Why Do All My Characters Meditate?
I was thinking yesterday about how nothing in my novels are consistent. In my Guru books, the theme is chick lit humor with a wine-drinking real estate agent who is clearly neurotic. In my brand new novel, Casey’s Quest, the genre is suspense and drama with a story about a young women who learns she was adopted at age four, yet she can’t remember anything. Not understanding why her adoptive parents kept this from her, she sets out on a journey to discover why her birth mother gave her up, only to discover her actual birth was part of a secret military project. Paranormal enters the picture when Casey learns that her latent remote viewing skills were likely brainwashed out of her. Clearly, two different genres going on in these two series.
Then, just to mix things up, in December I have a new book coming out entitled, Dusty Dreams. Once again deviating from the genres above, Dusty is a contemporary women’s drama (think LifeTime Channel). Dusty is a young woman who finds herself pregnant (as a result of forced sex with one of her mom’s boyfriend’s drunk pals). When her mother tells her to “take care of it,” she finds she can’t do it, and instead, decides to follow her lifelong dream of going to Hollywood and writing movie scripts. Take an 18 year old pregnant girl in Oklahoma to Hollywood, and you’re bound to have problems. From her gay roommate to her gothic roommate, her life will never be the same, especially when tragedy strikes and she must find the internal strength to persevere.
So what’s all that have to do with meditation?
Good question. And the answer is that across genre and character, meditation seems to be an important, underlying premise. While in Guru, she merely tries to meditate because she wants to be cool like other spiritual gurus; in Quest, the main character, Casey, is introduced to closing her eyes and “going inside,” from Thomas, the Shaman who helps her on her journey. And in Dreams, Dusty is faced with the horrific event of having her baby taken from her, and through a funny little Asian man who happens to be a Buddhist Master, she learns meditation.
I honestly never realized this theme until just recently when someone asked me if all my novels have anything in common. I guess now I can say they do. But why meditation? Again, not planning this on purpose, I have to admit that meditation has been something I have struggled with for many years. On one hand, I know it’s “good for me,” but on the other hand, it’s so darn hard to sit still and think about nothing for 20 minutes. Heck, on a good day, five minutes is a stretch. And who has time to do nothing when there’s a whole world to save?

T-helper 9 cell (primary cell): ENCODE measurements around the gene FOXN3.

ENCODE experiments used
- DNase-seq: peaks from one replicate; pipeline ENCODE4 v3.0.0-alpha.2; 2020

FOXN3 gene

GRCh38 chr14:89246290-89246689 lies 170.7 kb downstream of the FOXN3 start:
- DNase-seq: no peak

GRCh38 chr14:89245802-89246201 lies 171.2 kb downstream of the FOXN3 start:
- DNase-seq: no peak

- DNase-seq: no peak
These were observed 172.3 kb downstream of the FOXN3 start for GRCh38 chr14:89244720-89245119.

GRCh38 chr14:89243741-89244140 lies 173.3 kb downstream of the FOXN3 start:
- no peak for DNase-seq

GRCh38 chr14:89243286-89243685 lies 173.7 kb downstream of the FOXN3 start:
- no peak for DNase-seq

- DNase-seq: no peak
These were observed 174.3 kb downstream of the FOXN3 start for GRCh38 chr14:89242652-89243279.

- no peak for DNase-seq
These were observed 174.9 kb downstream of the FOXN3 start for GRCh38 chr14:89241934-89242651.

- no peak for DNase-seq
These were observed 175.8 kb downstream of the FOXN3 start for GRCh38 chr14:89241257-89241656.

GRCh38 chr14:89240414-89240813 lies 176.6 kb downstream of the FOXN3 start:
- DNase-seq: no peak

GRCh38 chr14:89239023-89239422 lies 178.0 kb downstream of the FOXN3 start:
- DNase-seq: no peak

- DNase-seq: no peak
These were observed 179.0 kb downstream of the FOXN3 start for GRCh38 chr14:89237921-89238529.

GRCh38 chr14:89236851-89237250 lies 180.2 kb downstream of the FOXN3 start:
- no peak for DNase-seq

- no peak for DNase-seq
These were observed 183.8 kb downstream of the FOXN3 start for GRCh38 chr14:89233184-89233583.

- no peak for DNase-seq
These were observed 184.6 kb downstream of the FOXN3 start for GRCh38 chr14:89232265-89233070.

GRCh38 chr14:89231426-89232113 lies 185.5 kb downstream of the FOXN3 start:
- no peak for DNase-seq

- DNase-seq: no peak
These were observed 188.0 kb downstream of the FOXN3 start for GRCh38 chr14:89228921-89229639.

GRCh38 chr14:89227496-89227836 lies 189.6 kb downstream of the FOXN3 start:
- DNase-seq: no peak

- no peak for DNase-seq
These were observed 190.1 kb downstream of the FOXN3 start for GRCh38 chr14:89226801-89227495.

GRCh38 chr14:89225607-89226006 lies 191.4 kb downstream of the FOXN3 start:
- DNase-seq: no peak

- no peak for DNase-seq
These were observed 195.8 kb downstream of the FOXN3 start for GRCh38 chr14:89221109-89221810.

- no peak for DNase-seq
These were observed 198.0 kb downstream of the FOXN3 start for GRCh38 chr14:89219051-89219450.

The truth is that no matter what life throws at us, it’s essential that we keep our spirits strong and our faith in survival and success alive and well. And regardless of what we like to think, meditation is important. One thing I have learned is that it’s not about sitting cross-legged and chanting (although sometimes I like that!) as much as it is to find a few minutes to simply listen to the silence and clear the mind. Some people like to pray, and then wait for answers. Some people like to garden and feel like they’re one with the Earth. Being in nature is always very calming for many of us.
The point is that it is through those quiet moments that we carve out for ourselves that we begin to really know ourselves. Through a calm mind, our perception (hence our world) shifts, and we find we are much more resourceful and capable then we may have previously believed.
And this is why all of my characters, through one means or another, eventually find solace through meditation.
Title: Casey’s Quest by Tamara Lee Dorris
Publisher: Empowered Press Publishing
Genre: Contemporary, Suspense
Length: 358 pages
At her father’s death, Casey Anderson discovers she was adopted at age four. Not able to remember anything, she sets out on a quest to discover why her birth mother gave her up and, and why her adopted parent kept it such a secret. She embarks on a dangerous and spiritually enlightening journey that proves to her, nothing is what it seems.
Tamara Lee Dorris has been a life-long fan of personal and spiritual development, and has written several books that fall under the category of “self-help.” Casey’s Quest explores various aspects of spiritual development, brain science & the paranormal. Tamara She is also an adjunct professor, radio host, and long time real estate professional.
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